MozFest: Bringing the Web to Science

In just a month’s time from now, Mozilla will be hosting their annual Mozilla Festival (“MozFest” for short), which for the 2nd year will feature a Science Track, which this year we will be contributing to through a 3-hour sprint on author contributorsMozilla_infographic_D5R3hip, the journal article, and the Open Badges Infrastructure. We’re organising this with our friends at PLoS, the Wellcome Trust, ORCiD, Digital Science, and Digital Me. Look out for our blog in the next few days where we’ll go into more detail about this session.

MozFest is where communities working in technology, design, education, journalism, and research come together to innovate in the space of the Web. It’s for coders and non-coders alike. Bring everything from your laptop to knitting needles (and that includes kids—it’s for all ages!).

But most importantly, it’s a place for people interested in the Web and science to come together not only to talk about, but to hack away at, how the Web can help us do more, do better, and connect up with likeminded people from different fields around a common cause.


Who will be there?

You might have heard of the now year-old Mozilla Science Lab and their Software Carpentry program, whose mission is to teach scientists how to code using best practice and how to teach others to code.

It’s an initiative that has been greatly needed across the sciences. The Software Carpentry gang will be there as well as Kaitlin Thaney and the two newest members to Mozilla Science Lab (Bill Mills and Abby Cabunoc).

The entire Mozilla Foundation will also be there – that includes the people from the Open Badges project to the Web Maker community.


When and Where?

October 24-26 in London near the O2Arena.


Still not sure what this is about…

To use its own words, the science track of MozFest aims to use “the open web to re-define how we experiment, analyze and share scientific knowledge”.

The best way to learn more about MozFest is to take a look at the website and its tracks. But also take a look at the list of science sessions accepted, which include working with some of the new authoring tools out there like Authorea and iPython Notebooks, and our session working with the Open Badges Infrastructure to bring more credit to all the work one does as a researcher beyond publications and position titles:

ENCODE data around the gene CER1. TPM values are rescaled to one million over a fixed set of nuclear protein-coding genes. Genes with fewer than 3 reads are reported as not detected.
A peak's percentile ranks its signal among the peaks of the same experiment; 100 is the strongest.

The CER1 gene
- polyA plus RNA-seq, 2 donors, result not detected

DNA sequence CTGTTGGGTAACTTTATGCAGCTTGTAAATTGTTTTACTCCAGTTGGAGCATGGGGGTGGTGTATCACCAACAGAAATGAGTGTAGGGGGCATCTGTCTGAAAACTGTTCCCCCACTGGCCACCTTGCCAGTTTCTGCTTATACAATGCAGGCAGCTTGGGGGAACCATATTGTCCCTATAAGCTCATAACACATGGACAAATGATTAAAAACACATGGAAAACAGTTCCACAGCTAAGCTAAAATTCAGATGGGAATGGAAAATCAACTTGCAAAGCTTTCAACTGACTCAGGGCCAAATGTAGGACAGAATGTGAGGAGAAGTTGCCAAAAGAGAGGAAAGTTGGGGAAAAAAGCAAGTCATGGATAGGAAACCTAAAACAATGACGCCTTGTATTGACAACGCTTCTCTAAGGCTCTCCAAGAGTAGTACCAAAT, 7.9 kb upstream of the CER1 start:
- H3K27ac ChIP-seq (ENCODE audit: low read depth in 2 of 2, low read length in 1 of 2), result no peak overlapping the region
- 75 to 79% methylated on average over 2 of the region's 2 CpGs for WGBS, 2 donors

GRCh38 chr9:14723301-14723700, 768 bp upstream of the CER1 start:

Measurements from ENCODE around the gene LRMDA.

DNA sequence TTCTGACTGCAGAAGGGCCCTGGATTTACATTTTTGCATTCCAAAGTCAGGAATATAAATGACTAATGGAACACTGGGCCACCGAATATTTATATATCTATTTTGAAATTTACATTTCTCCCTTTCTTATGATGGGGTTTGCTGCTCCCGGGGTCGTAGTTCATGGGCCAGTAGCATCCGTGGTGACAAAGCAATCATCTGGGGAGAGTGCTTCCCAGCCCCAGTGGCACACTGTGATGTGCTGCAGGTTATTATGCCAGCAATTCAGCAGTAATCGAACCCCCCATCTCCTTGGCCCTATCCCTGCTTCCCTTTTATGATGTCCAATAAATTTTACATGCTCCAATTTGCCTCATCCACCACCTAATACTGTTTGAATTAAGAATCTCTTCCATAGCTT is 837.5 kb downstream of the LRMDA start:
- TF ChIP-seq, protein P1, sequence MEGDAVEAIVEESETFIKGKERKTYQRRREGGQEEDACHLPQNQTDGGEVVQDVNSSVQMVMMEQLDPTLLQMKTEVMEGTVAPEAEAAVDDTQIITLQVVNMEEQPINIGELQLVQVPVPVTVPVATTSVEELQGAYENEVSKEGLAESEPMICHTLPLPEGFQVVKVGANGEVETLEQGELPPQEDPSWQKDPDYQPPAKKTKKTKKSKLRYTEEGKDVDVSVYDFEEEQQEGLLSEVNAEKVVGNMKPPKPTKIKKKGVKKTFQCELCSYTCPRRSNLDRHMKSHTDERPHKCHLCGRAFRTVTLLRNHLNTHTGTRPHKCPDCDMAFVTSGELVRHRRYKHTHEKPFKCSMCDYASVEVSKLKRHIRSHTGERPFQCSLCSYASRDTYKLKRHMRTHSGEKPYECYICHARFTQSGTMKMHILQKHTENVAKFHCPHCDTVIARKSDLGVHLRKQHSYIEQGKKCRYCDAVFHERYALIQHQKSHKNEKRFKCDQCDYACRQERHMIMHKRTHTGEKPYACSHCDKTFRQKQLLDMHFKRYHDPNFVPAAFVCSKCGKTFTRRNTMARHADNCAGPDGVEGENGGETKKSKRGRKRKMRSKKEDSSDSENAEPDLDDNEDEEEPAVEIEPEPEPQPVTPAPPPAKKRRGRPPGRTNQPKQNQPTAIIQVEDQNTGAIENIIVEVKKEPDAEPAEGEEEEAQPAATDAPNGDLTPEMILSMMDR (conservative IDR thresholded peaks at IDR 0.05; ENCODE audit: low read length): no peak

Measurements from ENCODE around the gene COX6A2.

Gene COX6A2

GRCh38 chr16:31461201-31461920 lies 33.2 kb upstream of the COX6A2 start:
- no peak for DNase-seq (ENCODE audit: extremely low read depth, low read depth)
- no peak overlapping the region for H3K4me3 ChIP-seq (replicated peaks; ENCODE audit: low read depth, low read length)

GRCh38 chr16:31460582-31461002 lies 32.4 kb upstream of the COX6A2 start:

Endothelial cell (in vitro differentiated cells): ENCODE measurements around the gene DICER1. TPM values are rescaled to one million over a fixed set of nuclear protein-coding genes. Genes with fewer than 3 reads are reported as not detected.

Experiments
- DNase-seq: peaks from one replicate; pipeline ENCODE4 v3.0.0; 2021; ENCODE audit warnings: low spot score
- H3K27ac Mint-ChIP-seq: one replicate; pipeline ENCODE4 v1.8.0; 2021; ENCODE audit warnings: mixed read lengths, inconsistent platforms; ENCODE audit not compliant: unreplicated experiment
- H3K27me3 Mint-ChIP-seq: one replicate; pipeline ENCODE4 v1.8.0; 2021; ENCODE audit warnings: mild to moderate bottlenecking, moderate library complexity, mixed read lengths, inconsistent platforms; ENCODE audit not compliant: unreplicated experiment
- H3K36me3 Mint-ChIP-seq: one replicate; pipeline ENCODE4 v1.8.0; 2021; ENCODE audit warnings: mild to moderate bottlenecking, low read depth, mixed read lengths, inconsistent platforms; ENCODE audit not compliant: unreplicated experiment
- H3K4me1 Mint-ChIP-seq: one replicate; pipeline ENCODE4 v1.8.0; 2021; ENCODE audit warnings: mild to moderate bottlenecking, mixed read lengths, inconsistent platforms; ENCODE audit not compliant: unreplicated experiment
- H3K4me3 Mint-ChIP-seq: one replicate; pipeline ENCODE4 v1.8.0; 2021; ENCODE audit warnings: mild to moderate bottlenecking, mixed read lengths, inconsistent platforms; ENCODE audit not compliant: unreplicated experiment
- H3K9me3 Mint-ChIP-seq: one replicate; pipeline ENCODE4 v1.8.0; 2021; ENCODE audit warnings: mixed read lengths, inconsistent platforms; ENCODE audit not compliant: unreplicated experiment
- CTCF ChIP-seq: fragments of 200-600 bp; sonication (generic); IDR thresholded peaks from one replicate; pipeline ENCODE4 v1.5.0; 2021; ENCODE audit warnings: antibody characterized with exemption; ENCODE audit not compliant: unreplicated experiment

Sprint sessions:

  • Science in the browser – Michael Saunby (Met Office)
  • Storytelling from space – Brian Jacobs (ProPublica)
  • Upscience – Francois Grey (CERN) et al
  • Open Science Badges for Contributorship – Amye Kennall (BMC), Patrick Polischuk (PLoS), Liz Allen (Wellcome Trust), Laura Paglione (ORCiD), and Amy Brand (Digital Science)
  • Authoring tools – Alberto Pepe (Authorea), John Lees-Miller + John Hammersley (writeLaTeX), Raghuram Korukonda
  • Improving Reference Management in Wikipedia – Daniel Mietchen (Wikimedia
  • Building a Repository of Open Tools – Kathleen Luschek (PLOS)
  • Text as data – humanities and social science – Fiona Tweedie (Univ. Melbourne)
  • Zooniverse: Open Source Citizen Science – Robert Simpson (Zooniverse)
  • Apps for Climate Change: using Appmaker for Citizen Science – Brian Fuchs (Mobile Collective)
  • Curriculum Mapping for Open Science – Fabiana Kubke (Univ. Auckland) ; Billy Meinke (Creative Commons)
  • Network Analysis Visualisation for the Web – Matt Hong (Knight Lab)
  • Hacking hacking the library – Dave Riordan (New York Public Library)
  • Web audio as an open protocol – Jeffrey Warren (Public Lab)
  • Working with open health data – Fran Bennett  (Mastodon C)
  • Learn how to build cool things with weather data in Python – Jacob Tomlinson (Met Office)
  • PressureNET – Jared Kerim (Mozilla)
  • Building Pathways to Careers in Science – Lucas Blair


Trainings / Tutorials:

  • Academic Publishing Using Git and GitHub – Arfon Smith ; Jessica Lord (GitHub)
  • Intro to IPython Notebook – Kyle Kelley (Rackspace)
  • Collaborative Development: Teaching data on the web – Karthik Ram (rOpenSci)
  • Dealing with Messy Data – Milena Marin (OKFN)
  • Indie Science – Cindy Wu (
  • Learning Analytics – Adam Lofting, Doug Belshaw (Mozilla)
  • Spreadsheets – Milena (OKFN)


Other sessions:

  • Open Science Collaboration for Development – Angela Okune (iHub)
  • Teen-Driven Open Science – David Bild (Nature Museum)
  • Scientific peer review: identifying conflicts and fraud – Rebecca Lawrence (F1000)
  • “Can you help me ‘break’ my project?” – Knight Lab students

But it would be a waste to go to MozFest and never leave the science floor. Jump around to the different floors, explore. A full list of proposals is here.

Don’t forget to register. See you soon!

View the latest posts on the Research in progress blog homepage